How Important Is Currency Risk?

As investors, we can spend a lot of time managing various risks within our portfolio.

There is inflation risk, political risk, systematic and non-systematic risk the list goes on. However, the average investor may not pay a lot of attention to the effects of currency risk.

Currency Risk Example

If you are a U.S. investor and you have stocks in Canada, the return that you will realize is affected by both the change in the price of the stocks and the change of the Canadian dollar against the U.S. dollar. Suppose that you realized a return in the stocks of 15% but if the Canadian dollar depreciated 15% against the U.S. dollar, you would realize no gain.

The Kicker

In most cases, bearing more risk gives the investor and opportunity for a higher return. However, this is not the case with currency risk. Actually, several academic studies (without 100% certainty mind you) have determined that a portfolio with no hedge against currency is at no particular advantage to gain superior returns than the same portfolio for which currency risk is hedged.

What does this mean?

Essentially, this means that if you are carrying currency risk, meaning your portfolio is not hedged against currency fluctuations, you are carrying a needless risk.

As you can see, currency risk can have a dramatic effect on your portfolio’s “real return”. It is for that reason that you should not only pay attention to the stock markets, but also take a glimpse at the currency markets from time to time.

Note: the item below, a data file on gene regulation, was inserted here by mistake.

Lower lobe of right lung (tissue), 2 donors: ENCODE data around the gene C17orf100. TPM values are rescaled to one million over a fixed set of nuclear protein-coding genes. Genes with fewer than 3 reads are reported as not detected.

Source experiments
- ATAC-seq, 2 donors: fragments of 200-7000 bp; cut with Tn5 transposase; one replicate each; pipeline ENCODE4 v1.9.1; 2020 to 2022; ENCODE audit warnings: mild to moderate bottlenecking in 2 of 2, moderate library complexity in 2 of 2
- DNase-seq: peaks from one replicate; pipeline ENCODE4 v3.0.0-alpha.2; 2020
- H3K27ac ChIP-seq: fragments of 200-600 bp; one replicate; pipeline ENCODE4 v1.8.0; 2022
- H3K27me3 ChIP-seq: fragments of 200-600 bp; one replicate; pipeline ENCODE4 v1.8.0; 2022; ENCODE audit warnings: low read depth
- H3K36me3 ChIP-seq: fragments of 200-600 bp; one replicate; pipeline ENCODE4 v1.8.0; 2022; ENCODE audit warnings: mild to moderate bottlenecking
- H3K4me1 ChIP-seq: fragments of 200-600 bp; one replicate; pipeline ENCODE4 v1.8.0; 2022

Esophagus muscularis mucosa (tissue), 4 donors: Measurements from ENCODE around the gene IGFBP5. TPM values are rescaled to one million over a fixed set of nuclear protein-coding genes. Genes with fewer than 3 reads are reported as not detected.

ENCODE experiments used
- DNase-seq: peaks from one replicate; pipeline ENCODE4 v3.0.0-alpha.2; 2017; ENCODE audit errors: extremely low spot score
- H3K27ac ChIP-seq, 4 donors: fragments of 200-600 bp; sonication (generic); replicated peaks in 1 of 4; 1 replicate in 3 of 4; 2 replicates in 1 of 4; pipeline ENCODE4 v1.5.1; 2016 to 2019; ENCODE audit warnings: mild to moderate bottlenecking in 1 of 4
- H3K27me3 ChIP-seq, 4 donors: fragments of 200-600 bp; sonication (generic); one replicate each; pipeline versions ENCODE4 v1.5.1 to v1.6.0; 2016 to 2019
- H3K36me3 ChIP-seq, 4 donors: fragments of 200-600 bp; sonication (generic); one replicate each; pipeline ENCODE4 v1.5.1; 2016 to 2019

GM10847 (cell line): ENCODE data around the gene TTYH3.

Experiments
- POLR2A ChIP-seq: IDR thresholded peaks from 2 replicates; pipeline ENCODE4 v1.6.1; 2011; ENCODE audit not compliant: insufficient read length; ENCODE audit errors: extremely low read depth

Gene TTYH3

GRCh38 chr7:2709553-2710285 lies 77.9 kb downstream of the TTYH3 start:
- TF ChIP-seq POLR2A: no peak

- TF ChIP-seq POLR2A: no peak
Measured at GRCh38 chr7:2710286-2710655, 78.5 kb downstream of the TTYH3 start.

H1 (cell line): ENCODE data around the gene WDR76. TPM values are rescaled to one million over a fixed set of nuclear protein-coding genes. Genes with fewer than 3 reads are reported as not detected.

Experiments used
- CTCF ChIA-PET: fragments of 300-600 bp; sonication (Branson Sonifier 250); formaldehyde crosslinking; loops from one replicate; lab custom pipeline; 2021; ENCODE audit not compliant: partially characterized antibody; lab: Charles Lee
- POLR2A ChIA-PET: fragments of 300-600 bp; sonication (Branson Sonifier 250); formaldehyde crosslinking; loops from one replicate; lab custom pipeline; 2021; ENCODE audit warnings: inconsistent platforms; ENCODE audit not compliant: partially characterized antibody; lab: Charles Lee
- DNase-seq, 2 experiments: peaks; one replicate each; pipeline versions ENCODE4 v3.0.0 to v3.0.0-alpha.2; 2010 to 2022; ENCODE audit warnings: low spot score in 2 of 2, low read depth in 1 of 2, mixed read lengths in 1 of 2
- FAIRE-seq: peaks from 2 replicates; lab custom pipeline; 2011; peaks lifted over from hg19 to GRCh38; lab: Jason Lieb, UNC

How Currency Risk Affects Your Retirement Plan

Yes, currency risk does have a place in retirement planning. For example, if you are a Canadian who is nearing retirement and you have a steady (and growing) stream of dividends coming in from Canadian companies you are set. Or are you? If you are like many retired Canadians, you will travel during your retirement to different countries. Currency risk may not affect the casual traveler too much during retirement if most of their expenses are in Canadian dollars.

On the other hand, many retired Canadians travel for extended periods of time, particuarly in the southern United States. Therefore, they bear a lot of expenses that are in United States Dollars. In this case it would be prudent to hold some investments in high quality, dividend growth stocks that pay their dividends in United States Currency.

If your retirement plan is one in which you expect to travel extensively and/or have many expenses in another currency, you might want to remember this little article. It just might save you some headaches in the future.

Here’s to¬† retirement!


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